Petraeus’ Commando Raids Killed Lots of Taliban. So?http://www.wired.com/
July 19, 2011
Ten dead or captured militants a day. That’s how many insurgents U.S. special operators nailed during David Petraeus’ year-long command of the Afghanistan war, which officially ended Monday. About the only thing those commandos didn’t do is stabilize Afghanistan.
In the past year-plus in Afghanistan, elite commandos conducted a staggering 2,832 raids, resulting in the deaths or captures of 3,775 insurgents, Kimberly Dozier of the Associated Press reports. Petraeus’ predecessor, Gen. Stanley McChrystal, a former Joint Special Operations Command (JSOC) chief, oversaw about the same number of raids, but with only 2,381 insurgents neutralized.
To put it in context: that’s more than six raids a day, every day, for two years. Or maybe at night: McChrystal’s JSOC successor, Vice. Adm. William McRaven told Congress more than half of them, 1700 in a year, occur in the dark. No wonder JSOC was able to kill bin Laden. It had a lot of practice.
Why the jump in kills and captures? The most obvious explanation is the spike in spy planes, drones, blimps and other intelligence assets that began filling the Afghan skies during McChrystal’s tenure and ensconced themselves there under Petraeus. Allen’s elite forces have an impressive intelligence base to from.
They’ll need it.
Last week, Team Petraeus disclosed to Danger Room that insurgent attacks essentially leveled off in springtime 2011 — at their high point. Civilian deaths, the most important metric for progress under McChrystal, are up 20 percent from spring 2010. Afghanistan is a more violent place in 2011, with cumulative attacks up 51 percent in the last year.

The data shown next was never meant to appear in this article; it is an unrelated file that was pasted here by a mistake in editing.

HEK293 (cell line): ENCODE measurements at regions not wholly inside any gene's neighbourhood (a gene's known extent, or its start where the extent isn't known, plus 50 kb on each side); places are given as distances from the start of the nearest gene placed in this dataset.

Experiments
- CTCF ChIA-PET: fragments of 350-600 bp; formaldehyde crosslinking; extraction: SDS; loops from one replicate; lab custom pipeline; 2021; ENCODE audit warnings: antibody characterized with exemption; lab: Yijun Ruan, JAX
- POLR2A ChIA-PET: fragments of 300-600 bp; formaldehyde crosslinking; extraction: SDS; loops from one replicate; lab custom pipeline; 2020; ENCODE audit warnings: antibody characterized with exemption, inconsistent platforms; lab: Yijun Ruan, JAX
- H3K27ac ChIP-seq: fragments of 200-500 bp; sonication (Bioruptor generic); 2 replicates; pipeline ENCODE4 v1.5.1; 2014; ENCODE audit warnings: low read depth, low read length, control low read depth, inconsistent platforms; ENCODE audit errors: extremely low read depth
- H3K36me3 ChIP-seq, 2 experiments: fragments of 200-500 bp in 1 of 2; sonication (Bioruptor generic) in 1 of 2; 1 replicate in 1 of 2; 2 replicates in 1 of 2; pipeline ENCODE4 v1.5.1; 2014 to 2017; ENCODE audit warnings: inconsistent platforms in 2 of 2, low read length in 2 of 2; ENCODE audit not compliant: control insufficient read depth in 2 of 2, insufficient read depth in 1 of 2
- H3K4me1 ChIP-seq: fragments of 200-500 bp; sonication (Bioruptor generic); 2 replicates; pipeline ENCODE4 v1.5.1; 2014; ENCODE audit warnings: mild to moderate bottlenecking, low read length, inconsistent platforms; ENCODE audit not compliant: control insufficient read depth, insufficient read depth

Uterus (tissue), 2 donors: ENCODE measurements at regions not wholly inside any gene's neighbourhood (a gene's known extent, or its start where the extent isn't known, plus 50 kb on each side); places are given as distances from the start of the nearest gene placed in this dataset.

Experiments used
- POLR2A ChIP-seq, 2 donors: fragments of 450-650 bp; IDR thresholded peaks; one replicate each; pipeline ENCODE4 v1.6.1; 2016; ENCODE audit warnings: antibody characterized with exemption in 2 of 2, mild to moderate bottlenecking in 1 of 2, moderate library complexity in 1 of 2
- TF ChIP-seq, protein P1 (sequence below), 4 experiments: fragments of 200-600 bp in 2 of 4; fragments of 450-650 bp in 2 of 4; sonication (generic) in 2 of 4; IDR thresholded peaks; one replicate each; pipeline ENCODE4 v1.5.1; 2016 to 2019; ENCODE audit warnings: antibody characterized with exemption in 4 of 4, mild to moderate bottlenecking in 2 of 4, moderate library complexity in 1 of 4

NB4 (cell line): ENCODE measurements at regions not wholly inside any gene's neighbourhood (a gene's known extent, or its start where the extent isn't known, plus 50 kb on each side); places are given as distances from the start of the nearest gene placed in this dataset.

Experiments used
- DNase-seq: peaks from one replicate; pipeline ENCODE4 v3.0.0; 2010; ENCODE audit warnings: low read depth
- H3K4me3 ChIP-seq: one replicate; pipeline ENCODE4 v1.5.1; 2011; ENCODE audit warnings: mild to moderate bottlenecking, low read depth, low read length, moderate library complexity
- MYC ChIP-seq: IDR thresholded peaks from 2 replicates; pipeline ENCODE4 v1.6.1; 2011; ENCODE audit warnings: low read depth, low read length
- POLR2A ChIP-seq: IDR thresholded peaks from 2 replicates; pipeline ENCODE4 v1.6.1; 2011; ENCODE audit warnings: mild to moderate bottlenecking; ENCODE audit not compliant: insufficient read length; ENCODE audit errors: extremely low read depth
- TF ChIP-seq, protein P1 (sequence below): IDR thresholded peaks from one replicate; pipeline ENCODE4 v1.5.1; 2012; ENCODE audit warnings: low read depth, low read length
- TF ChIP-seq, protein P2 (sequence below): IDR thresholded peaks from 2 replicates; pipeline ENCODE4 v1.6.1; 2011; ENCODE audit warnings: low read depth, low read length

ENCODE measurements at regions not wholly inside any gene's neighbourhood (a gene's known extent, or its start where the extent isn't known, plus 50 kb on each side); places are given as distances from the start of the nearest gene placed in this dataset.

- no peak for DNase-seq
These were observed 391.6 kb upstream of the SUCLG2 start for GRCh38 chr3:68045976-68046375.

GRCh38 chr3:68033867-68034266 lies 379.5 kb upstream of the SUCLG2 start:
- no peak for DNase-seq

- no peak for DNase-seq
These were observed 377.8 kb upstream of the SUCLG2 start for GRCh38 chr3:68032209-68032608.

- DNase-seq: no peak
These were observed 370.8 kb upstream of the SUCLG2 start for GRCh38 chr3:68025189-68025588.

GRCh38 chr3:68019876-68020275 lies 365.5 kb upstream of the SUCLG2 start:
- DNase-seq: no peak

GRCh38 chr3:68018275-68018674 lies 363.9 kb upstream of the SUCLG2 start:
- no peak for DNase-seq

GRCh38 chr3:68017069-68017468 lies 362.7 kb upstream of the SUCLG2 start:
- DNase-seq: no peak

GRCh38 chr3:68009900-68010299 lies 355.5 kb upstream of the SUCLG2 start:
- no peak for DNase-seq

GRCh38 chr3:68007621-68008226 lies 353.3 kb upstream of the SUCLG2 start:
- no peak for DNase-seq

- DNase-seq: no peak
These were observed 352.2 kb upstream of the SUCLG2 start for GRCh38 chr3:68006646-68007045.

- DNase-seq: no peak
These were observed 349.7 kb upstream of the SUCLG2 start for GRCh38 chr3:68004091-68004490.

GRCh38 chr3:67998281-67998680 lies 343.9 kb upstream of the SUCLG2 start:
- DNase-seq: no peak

Eastern Afghanistan, on the border with Pakistan, saw a 20 percent rise in attacks. Across the country, insurgent bombs are less effective than they used to be, but there are more of them — 1,300 per month, roughly — than ever.
And the Taliban might be taking a page from the U.S. kill/capture playbook. In the span of a week, it’s assassinated key officials loyal to the Karzai government, including the president’s own brother.
Raids aren’t the only things that Petraeus increased. His air war was dramatically more intense than McChrystal’s, with 5,800 air strikes launched during his year in command. And he led a larger U.S. force, over 100,000 troops, than will ever be in Afghanistan again.
Petraeus has boasted about the numbers of neutralized insurgents to anyone who’ll listen, and foreshadowed it since he arrived in Afghanistan by pointing to an increased raiding tempo. But the absolute most that can be said is that it appears for now to have stopped the growth of the insurgency, not made Afghanistan safer for its citizens.